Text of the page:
The parathyroid glands are four small, light-colored lumps that protrude from the surface of the thyroid gland. Although the four parathyroid glands are small, they have a very rich blood supply. The parathyroid glands are at risk also for being accidentally removed during thyroidectomy since they are located just behind the thyroid gland. The parathyroid gland secretes parathyroid hormones, which are produced by chief cells. The chief cells are arranged and seen as tightly packed nests around small blood vessels. Parathyroid hormones are the ones responsible of the regulation of calcium and phosphorus in the body. The parathyroid glands are said to be butterfly-shaped and is found in the neck. The parathyroid gland may be seen on both sides of the windpipe. The four parathyroid glands are situated on both sides of the neck; two glands per side. Parathyroid hormones or PTH secreted by the parathyroid gland is also known as a polypeptide that consists 84 amino acids. Hormones are referred to as chemical messengers of the body.
Parathyroid hormones are considered to be the most important endocrine regulator. It basically regulates the calcium and phosphorus concentration in the body. These hormones are secreted from the cells of the parathyroid gland. The parathyroid gland is the small endocrine glands found in an individual’s neck just behind the thyroid gland. Parathyroid hormones also have major effects on development. The body needs just enough parathyroid hormones. If one’s parathyroid glands do not produce or secrete enough parathyroid hormones, this may cause one’s calcium level to drop. If one’s calcium level in the body drops, one may suffer from hypothyroidism. Hypothyroidism happens when the thyroid glands fail to produce enough thyroid hormones. One’s parathyroid hormone level can be checked through a parathyroid hormone test. The parathyroid hormone test is done to identify if an individual is suffering from hypothyroidism. Parathyroid hormone tests may also help in finding the cause why an individual’s calcium level is abnormal. It may also help physicians to check if the parathyroid glands are the ones causing the abnormal calcium level. It may be considered as well to determine if an individual has chronic kidney problems.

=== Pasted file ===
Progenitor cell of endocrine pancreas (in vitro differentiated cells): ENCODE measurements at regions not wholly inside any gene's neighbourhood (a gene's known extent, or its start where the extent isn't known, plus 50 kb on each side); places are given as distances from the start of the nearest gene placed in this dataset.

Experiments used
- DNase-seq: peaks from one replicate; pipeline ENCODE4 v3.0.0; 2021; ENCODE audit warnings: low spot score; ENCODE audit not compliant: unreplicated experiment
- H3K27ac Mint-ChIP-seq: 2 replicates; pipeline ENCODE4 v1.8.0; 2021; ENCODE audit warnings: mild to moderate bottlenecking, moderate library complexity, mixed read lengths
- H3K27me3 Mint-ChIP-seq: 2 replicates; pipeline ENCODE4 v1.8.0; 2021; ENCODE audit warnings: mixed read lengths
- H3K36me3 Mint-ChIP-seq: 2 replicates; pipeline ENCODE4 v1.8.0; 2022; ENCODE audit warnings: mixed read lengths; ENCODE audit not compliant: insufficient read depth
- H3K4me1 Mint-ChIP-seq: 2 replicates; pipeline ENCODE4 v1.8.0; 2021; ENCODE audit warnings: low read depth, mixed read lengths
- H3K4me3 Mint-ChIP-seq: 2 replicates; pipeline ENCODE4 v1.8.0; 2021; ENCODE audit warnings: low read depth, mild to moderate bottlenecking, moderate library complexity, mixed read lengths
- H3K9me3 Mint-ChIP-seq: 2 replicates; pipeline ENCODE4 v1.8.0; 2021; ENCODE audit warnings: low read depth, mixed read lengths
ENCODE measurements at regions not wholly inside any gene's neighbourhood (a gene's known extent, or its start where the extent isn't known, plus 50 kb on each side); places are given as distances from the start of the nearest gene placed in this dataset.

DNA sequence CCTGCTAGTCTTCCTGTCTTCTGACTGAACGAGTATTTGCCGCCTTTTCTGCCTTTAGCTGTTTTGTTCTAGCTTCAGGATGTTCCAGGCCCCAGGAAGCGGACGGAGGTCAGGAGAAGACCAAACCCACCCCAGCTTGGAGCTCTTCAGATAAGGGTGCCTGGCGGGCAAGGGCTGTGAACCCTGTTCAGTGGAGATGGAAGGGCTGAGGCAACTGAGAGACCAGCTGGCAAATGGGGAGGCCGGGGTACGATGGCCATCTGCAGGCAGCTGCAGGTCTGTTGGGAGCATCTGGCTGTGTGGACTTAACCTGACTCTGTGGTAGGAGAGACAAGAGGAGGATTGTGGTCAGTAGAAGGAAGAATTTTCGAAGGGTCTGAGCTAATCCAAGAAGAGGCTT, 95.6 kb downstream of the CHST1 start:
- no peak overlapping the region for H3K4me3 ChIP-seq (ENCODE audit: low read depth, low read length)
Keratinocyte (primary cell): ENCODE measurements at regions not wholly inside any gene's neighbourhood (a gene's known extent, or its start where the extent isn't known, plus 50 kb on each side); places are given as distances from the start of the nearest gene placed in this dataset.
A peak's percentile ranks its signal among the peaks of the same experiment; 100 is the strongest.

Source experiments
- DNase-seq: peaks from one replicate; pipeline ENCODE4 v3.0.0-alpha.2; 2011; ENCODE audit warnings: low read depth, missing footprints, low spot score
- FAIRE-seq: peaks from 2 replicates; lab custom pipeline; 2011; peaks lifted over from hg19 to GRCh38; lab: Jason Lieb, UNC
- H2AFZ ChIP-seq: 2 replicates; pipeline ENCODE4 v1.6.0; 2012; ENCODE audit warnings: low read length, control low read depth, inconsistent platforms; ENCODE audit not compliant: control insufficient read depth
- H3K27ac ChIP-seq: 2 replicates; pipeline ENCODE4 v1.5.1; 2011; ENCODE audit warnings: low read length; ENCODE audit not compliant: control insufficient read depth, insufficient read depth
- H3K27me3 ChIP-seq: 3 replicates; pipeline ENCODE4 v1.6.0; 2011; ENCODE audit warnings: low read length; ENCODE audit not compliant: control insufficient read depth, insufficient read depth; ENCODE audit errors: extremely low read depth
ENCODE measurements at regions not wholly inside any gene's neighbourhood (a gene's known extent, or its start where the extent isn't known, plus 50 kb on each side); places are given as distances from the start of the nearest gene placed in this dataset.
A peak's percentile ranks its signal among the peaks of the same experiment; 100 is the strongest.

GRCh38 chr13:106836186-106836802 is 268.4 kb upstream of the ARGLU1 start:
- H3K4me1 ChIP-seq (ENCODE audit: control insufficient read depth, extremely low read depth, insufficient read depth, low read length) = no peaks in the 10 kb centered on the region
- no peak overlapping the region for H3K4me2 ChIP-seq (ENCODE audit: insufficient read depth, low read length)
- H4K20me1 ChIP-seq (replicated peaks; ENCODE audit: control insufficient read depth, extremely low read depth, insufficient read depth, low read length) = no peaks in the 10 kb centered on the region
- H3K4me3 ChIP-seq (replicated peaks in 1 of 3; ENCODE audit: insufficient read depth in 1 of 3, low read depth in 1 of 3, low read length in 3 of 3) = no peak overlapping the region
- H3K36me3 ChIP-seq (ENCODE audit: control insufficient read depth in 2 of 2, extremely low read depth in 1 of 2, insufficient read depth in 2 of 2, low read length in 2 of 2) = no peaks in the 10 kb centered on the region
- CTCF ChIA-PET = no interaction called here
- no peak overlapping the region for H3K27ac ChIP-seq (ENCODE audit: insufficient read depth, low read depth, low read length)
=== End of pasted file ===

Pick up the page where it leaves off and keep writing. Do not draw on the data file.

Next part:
Parathyroid adenoma is a small tumor of the parathyroid gland and is known to be the most common disorder of the gland. Parathyroid adenomas are benign therefore it is not malignant. The parathyroid gland increases in size and it tends to produce excess parathyroid hormones. This is also known as primary hyperparathyroidism. Patients are not aware of the tumors in most cases. Tumors are only found when patient’s routine blood test results show elevated blood calcium and parathyroid hormone levels. In serious cases, kidney stones can form as the bone density diminishes. The parathyroid glands in the neck are responsible for controlling calcium use and removal in the body. The parathyroid glands do this by producing parathyroid hormones or PTH. PTH helps in controlling calcium, vitamin D and phosphorus levels within in the blood and bone. Parathyroid adenomas may also be due to genetic problems. If there is a family history of someone having a parathyroid adenoma, it is more likely for the present and upcoming generations to suffer from the same condition. Every effort must be made to treat these conditions prior to having a patient undergo a surgery.